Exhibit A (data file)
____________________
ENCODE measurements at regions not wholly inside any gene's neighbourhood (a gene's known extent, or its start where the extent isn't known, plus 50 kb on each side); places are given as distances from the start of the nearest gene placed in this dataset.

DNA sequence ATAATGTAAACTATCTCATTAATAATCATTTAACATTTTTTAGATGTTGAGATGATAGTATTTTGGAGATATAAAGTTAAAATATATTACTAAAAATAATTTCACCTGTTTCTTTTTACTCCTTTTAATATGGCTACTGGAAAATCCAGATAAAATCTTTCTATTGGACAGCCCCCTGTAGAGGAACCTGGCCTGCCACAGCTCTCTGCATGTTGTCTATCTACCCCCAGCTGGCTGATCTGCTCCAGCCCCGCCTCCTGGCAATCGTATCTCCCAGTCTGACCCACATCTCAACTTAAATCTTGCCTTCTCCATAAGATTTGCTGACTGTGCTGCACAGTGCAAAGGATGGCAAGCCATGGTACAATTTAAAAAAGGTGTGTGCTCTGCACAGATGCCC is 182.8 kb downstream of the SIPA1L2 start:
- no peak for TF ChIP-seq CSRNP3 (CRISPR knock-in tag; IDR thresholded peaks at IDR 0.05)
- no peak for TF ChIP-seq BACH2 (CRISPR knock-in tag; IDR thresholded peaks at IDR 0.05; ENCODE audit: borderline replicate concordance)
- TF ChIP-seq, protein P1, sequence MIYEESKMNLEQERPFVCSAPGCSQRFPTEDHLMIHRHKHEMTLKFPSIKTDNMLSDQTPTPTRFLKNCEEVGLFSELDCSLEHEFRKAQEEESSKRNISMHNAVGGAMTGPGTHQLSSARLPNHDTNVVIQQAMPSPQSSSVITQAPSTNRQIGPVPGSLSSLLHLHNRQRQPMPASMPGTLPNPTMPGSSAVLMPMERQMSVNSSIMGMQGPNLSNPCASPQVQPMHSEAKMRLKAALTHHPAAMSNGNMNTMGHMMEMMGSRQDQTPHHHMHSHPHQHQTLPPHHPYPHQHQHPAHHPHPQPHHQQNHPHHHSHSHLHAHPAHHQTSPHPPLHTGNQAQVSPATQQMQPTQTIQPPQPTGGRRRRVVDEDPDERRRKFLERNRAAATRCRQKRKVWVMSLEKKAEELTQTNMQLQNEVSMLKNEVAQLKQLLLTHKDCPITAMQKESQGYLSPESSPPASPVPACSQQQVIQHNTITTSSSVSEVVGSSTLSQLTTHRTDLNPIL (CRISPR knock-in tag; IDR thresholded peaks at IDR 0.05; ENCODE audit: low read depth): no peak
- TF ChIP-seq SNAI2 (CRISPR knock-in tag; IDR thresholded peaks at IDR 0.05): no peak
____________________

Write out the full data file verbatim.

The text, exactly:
ENCODE measurements at regions not wholly inside any gene's neighbourhood (a gene's known extent, or its start where the extent isn't known, plus 50 kb on each side); places are given as distances from the start of the nearest gene placed in this dataset.

DNA sequence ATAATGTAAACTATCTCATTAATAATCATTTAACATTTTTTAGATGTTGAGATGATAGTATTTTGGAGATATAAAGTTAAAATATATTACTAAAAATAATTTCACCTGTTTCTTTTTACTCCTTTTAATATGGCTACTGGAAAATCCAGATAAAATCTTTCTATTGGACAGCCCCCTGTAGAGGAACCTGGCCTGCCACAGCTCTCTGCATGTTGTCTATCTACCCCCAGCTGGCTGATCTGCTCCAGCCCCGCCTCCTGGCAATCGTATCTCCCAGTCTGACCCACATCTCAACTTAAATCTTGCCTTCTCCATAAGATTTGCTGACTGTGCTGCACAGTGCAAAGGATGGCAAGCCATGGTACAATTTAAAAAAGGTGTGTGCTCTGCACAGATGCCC is 182.8 kb downstream of the SIPA1L2 start:
- no peak for TF ChIP-seq CSRNP3 (CRISPR knock-in tag; IDR thresholded peaks at IDR 0.05)
- no peak for TF ChIP-seq BACH2 (CRISPR knock-in tag; IDR thresholded peaks at IDR 0.05; ENCODE audit: borderline replicate concordance)
- TF ChIP-seq, protein P1, sequence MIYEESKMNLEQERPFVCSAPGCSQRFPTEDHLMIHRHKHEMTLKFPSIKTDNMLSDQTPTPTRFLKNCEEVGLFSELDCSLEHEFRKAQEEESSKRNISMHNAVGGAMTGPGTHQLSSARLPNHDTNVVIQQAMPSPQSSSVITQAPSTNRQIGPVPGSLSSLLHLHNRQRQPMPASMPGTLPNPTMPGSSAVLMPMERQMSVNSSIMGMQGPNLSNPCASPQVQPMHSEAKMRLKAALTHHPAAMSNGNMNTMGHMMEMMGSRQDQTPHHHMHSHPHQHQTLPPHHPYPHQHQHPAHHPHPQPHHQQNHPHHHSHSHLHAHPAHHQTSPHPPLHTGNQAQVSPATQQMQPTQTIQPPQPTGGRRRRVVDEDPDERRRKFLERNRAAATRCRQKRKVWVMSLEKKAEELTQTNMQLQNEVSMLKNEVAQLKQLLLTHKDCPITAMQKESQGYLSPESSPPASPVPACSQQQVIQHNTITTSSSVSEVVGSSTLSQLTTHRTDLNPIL (CRISPR knock-in tag; IDR thresholded peaks at IDR 0.05; ENCODE audit: low read depth): no peak
- TF ChIP-seq SNAI2 (CRISPR knock-in tag; IDR thresholded peaks at IDR 0.05): no peak